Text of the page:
Defects, thermal phenomena and design in photonic crystal systems
Author(s)Chan, David Lik Chin
Massachusetts Institute of Technology. Dept. of Physics.
John D. Joannopoulos.
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The physics of blackbodies has been an ongoing source of fascination and scientific research for over a hundred years. Kirchhoff's law states that emissivity and absorptivity are equal for an object in thermal equilibrium. Coupled with the Second Law of Thermodynamics, one can show that no object can emit more than a blackbody at any given frequency, direction or polarization. While this provides a theoretical maximum to the intensity of thermal emission from an object, few come even close to the level of emission exhibited by a blackbody. Thus, there is much room for research into enhancing thermal radiation from many different types of materials. The ability to modify or tailor the thermal emission profile of an object is of great importance and interest in many areas of applied physics and engineering. It turns out that thermal emission spectra can be changed by altering the geometry of the system or the materials used. For instance, nanoscale patterning can enhance emission at certain frequencies, while point defects can localize light at microcavities. General periodic electromagnetic structures, also known as photonic crystals, are therefore a natural medium in which to carry out such investigations, since they are metallodielectric systems that lend themselves relatively easily to sub-wavelength scale patterning and design.(cont.) This research program aims to study, through both theoretical and computational means, physical phenomena that drive thermal emission in photonic crystals and the design of point defects in the presence of fabrication constraints. First, we explore point defect geometries in inverted opal photonic crystals that can be fabricated by colloidal self-assembly. We identify and study substitutional point defects that introduce a usable defect band into the photonic band gap. It is found that a silica sphere of radius between 0.33a and 0.35a (where a is the lattice constant) introduces a triply degenerate state into the band gap. Reflectance and local density of states calculations are performed to verify the existence and frequency of this defect. Such a defect can be used as a microcavity for localizing light at a point, with a quality factor Q that is limited primarily by the proximity of the defect to the surface of the photonic crystal and other such defects. Second, we present a useful framework within which we can understand some of the physical phenomena that drive thermal emission in one- and two-dimensionally periodic metallic photonic crystals, emphasizing phenomenology and physical intuition. We find that polarization and periodicity play key roles in determining the types of physical phenomena that can be excited in these systems.(cont.) Promising structures in both 1D and 2D systems are identified as good candidates for thermal design. We discuss how the emissive properties of these systems can be tailored to our needs. Third, we establish that the significant enhancement of thermal emission via Q-matching, which has been possible in 1D systems only, can be extended to 2D systems by means of Fano resonances in the 2D system. We demonstrate through detailed numerical and analytical studies that the Fano resonances characteristic of 2D-periodic photonic crystal slabs can be understood in terms of a 1D-model, thereby showing the existence of essentially 1D behavior in a 2D system. Moreover, we show how properties of these spectra can be controlled by changing the geometrical parameters of the photonic crystals. This work provides a path to the creation of graybodies that have tailored thermal emission spectra, with highly anomalous behavior. Fourth, we perform direct thermal emission calculations for 2D- and 3D-periodic photonic crystal slabs using stochastic electrodynamics following the Langevin approach, implemented via an FDTD algorithm.(cont.) We demonstrate that emissivity and absorptivity are equal, and thereby numerically verify Kirchhoff's law, by showing that such photonic crystal systems emit as much radiation as they absorb, for every frequency, up to statistical fluctuations. This has been an issue of great controversy because of experimental work indicating the violation of Kirchhoff's law. We also study the effect of surface termination on absorption and emission spectra from these systems.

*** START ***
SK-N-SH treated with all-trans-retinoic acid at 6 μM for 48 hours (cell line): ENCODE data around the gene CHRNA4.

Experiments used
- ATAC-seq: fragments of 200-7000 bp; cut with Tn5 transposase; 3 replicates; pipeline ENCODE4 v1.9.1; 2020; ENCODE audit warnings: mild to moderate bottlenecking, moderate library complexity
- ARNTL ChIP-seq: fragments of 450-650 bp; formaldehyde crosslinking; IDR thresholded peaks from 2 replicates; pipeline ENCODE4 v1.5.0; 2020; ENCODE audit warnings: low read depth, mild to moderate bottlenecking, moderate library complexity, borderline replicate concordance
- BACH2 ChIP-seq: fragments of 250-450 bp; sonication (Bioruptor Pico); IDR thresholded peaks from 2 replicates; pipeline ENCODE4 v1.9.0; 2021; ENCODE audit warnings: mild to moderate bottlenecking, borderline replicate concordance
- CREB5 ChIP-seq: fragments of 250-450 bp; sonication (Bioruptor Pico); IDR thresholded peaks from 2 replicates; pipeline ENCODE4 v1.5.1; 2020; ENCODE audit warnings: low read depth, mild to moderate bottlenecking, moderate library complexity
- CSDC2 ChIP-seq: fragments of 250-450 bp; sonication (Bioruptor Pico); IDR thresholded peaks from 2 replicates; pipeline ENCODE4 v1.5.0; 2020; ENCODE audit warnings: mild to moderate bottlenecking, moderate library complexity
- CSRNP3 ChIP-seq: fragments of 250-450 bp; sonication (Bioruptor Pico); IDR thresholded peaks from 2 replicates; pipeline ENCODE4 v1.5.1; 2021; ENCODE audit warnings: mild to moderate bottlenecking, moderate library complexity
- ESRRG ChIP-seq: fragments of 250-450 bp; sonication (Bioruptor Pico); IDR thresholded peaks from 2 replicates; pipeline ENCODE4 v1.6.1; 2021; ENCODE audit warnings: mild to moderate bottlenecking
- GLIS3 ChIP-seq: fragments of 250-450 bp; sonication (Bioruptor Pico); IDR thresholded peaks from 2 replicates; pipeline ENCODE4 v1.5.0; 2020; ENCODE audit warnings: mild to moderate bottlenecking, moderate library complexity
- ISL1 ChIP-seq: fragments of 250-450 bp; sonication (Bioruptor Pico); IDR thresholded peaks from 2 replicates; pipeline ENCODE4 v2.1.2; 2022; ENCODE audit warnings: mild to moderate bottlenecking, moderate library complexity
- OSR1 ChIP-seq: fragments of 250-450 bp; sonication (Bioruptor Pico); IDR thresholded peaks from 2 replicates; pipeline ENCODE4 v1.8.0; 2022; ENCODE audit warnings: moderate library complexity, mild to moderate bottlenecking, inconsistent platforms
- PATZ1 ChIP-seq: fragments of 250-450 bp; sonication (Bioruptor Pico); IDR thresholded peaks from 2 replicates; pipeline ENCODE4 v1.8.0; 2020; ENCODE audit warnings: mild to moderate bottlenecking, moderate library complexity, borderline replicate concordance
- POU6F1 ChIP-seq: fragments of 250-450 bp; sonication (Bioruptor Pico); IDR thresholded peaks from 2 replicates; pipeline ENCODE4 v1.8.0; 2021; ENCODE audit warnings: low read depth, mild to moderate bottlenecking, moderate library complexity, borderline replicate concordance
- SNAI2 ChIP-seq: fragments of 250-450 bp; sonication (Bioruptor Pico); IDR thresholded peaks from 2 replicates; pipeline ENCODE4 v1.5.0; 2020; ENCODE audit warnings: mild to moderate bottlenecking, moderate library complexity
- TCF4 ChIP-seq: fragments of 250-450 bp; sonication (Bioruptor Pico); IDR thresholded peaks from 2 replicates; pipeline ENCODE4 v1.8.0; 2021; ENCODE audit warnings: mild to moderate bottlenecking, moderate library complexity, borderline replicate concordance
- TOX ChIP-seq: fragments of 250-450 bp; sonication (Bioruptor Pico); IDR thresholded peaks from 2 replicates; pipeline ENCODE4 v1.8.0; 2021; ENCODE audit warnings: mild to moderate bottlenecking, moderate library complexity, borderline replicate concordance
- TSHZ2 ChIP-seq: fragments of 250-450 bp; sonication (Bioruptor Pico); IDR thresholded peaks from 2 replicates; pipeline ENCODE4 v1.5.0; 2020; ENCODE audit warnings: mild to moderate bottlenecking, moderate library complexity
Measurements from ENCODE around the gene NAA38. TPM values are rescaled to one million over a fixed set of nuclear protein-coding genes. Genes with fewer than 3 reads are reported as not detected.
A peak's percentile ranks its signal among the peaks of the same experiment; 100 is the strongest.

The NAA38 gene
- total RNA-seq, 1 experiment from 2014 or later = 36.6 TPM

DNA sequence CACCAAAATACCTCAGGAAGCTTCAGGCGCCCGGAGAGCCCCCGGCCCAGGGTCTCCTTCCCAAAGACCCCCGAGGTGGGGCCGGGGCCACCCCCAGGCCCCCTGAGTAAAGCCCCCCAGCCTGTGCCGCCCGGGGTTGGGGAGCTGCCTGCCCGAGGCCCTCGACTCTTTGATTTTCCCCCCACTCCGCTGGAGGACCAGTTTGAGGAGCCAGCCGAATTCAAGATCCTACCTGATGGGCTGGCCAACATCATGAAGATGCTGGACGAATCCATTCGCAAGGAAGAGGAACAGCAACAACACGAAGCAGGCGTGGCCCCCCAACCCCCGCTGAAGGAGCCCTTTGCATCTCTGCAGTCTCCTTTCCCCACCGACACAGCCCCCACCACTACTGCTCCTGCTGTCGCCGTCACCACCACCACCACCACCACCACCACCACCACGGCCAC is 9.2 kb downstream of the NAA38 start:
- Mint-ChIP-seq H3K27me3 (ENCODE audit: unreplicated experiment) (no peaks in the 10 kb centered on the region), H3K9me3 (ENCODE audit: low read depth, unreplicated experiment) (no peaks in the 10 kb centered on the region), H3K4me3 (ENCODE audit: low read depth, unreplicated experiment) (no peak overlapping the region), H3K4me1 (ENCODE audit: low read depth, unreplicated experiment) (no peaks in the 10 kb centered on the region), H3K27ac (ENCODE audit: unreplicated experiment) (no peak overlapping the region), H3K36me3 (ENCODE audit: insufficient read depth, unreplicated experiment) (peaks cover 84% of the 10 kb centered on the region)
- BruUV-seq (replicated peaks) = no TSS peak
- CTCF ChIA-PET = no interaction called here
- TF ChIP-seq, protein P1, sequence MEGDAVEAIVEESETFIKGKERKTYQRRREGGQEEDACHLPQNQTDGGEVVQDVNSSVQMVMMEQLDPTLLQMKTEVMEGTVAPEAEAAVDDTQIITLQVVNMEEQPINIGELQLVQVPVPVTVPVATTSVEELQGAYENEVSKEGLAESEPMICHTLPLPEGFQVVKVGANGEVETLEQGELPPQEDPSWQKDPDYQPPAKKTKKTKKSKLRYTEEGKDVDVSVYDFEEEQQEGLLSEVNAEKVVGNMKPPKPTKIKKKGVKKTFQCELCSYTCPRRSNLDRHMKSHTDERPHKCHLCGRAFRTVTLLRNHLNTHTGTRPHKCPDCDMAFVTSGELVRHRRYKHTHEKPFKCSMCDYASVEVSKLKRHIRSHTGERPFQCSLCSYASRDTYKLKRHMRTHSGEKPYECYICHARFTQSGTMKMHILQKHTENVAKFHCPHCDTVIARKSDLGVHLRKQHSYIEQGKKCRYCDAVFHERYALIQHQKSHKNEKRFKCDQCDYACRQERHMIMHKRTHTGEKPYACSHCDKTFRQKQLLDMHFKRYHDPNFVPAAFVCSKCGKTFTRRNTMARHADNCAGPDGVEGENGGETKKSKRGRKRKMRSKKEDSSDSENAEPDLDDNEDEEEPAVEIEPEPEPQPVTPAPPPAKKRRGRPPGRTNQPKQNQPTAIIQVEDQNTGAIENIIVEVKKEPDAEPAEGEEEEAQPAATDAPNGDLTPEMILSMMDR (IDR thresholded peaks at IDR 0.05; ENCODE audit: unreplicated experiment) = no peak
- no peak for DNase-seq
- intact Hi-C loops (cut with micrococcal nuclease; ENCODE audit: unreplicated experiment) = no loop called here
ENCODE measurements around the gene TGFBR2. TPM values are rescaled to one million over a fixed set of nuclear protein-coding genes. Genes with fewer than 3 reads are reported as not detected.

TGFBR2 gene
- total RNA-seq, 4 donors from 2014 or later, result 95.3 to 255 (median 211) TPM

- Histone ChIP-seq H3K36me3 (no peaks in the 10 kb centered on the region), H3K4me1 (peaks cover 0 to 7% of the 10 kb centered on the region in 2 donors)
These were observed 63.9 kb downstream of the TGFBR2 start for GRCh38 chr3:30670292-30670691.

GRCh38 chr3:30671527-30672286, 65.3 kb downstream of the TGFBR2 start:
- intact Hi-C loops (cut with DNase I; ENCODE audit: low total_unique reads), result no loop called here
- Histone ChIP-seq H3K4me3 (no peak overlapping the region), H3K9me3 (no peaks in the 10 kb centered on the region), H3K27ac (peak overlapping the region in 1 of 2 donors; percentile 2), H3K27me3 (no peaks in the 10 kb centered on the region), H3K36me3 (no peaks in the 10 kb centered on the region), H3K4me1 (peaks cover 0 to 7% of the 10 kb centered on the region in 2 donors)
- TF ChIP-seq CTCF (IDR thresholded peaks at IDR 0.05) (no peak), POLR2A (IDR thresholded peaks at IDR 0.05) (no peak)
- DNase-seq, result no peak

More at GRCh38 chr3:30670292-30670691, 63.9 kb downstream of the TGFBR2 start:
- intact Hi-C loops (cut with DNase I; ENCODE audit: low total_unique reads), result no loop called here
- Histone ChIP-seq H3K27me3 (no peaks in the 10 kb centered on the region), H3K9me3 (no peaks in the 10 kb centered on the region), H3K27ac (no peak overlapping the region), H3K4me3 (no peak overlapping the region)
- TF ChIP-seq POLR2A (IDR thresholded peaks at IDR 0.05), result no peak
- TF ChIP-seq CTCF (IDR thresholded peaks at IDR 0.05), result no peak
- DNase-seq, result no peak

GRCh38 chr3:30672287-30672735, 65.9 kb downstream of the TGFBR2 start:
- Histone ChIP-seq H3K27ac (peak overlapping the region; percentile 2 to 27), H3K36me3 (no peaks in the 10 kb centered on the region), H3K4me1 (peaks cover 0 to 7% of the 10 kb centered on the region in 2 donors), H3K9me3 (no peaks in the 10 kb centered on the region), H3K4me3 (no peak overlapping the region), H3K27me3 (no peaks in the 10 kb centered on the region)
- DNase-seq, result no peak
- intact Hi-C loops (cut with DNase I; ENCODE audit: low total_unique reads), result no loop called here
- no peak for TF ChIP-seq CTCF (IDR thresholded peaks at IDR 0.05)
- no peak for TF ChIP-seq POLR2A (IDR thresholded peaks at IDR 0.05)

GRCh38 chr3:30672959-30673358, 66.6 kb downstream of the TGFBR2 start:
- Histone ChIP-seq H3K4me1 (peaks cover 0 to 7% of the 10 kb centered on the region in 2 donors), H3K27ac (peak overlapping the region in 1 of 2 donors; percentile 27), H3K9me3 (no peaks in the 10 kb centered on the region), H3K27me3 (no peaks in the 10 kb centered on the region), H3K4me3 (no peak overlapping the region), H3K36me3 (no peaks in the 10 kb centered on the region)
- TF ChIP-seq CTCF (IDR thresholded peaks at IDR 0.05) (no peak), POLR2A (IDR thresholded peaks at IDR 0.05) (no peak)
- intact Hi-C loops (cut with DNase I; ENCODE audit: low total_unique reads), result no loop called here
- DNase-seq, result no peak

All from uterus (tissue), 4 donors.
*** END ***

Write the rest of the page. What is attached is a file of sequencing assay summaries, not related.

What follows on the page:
Thesis (Ph. D.)--Massachusetts Institute of Technology, Dept. of Physics, 2006.Includes bibliographical references (p. 143-150).
DepartmentMassachusetts Institute of Technology. Dept. of Physics.; Massachusetts Institute of Technology. Department of Physics
Massachusetts Institute of Technology